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The Grammys: The Concerts

The return of a diva

Whitney Houston performs to a joyous reception at Clive Davis' yearly


Suddenly there she was, after all this time.

Whitney Houston walked onstage at the end of Clive Davis' annual pre-Grammy gala at the Beverly Hilton on Saturday in a leopard-print corset dress and a coat that made her look a bit like a big cat -- her hair a nimbus of curls, her smile a tolerant mask.

She didn't waste time warming up with a minor hit. The big band's flourishes signaled the start of her signature ballad, "I Will Always Love You."

Everyone -- the entertainment business moguls schmoozing their way through this Grammy weekend, the stars for whom this annual fete is a way of renewing their membership in the glamour club, even the servers filling wine and water glasses -- stopped to listen. But Houston did not milk the moment. She simply sang, strongly but without melodrama. And before the high notes could challenge her, she moved on, switching to her 1983 hit "I Believe in You and Me," the scariest part of the night behind her.

For The Record
Los Angeles Times Saturday, February 14, 2009 Home Edition Main News Part A Page 2 National Desk 1 inches; 36 words Type of Material: Correction
Whitney Houston: An article in Monday's Calendar section about Whitney Houston performing at a pre-Grammy party said that her song "I Believe in You and Me" was a 1983 hit. The song came out in 1996.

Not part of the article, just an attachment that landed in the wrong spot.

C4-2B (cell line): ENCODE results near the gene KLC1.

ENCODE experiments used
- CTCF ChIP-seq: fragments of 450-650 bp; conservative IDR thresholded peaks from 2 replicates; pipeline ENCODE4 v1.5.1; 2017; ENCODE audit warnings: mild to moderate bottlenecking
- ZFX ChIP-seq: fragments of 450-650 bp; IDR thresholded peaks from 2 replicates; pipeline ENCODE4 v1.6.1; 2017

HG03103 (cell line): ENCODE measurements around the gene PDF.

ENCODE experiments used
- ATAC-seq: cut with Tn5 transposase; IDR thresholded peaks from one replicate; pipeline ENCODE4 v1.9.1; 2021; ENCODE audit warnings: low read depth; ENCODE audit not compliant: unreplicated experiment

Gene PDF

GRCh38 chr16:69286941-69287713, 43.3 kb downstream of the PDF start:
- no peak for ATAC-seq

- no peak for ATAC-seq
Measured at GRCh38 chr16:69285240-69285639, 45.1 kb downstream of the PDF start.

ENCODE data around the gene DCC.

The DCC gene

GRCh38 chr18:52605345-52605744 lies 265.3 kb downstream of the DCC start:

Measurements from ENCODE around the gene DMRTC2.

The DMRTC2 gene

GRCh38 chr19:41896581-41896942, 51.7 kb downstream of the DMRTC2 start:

The rumor that the singer would appear at Davis' party had solidified during rehearsals for the event, when Davis himself confirmed it to MTV. It was the latest scene in the story of pop's most famous Henry Higgins and his wayward protegee, a woman who's struggled with drugs and a disastrous marriage to singer Bobby Brown but who is finally back and ready to fight for her spot at center stage.

Houston's short set, which also included her hip-hop-flavored "It's Not Right but It's Okay" and "I'm Every Woman," a cover song that's been part of her repertoire forever, enraptured the crowd. Jennifer Hudson and Fantasia hugged the stage, waving their arms in testifying fashion. Jamie Foxx caught the whole thing on his video camera.

Was Houston's appearance worthy of the crowd's joyous reception? On one crucial level, yes, though the voice that once seemed able to topple mountains had grown more subdued, and the high notes just weren't there.

Houston, who had grown disturbingly thin in recent years, looked healthy. Most of her recent performances have happened outside the U.S., and the press reports haven't always been kind. Saturday night, she hit her cues and delivered the songs with confidence. This felt like the beginning of something, not its climax: a tentative though friendly rapprochement with the diva role Houston once defined.

Now in her 40s, she might simply never regain the astonishing range and power of her youth. Onstage, she seemed to be working on ways to sing distinctively, though those natural gifts have slightly dimmed. The performance was enough to inspire hope that her next step won't be disastrous.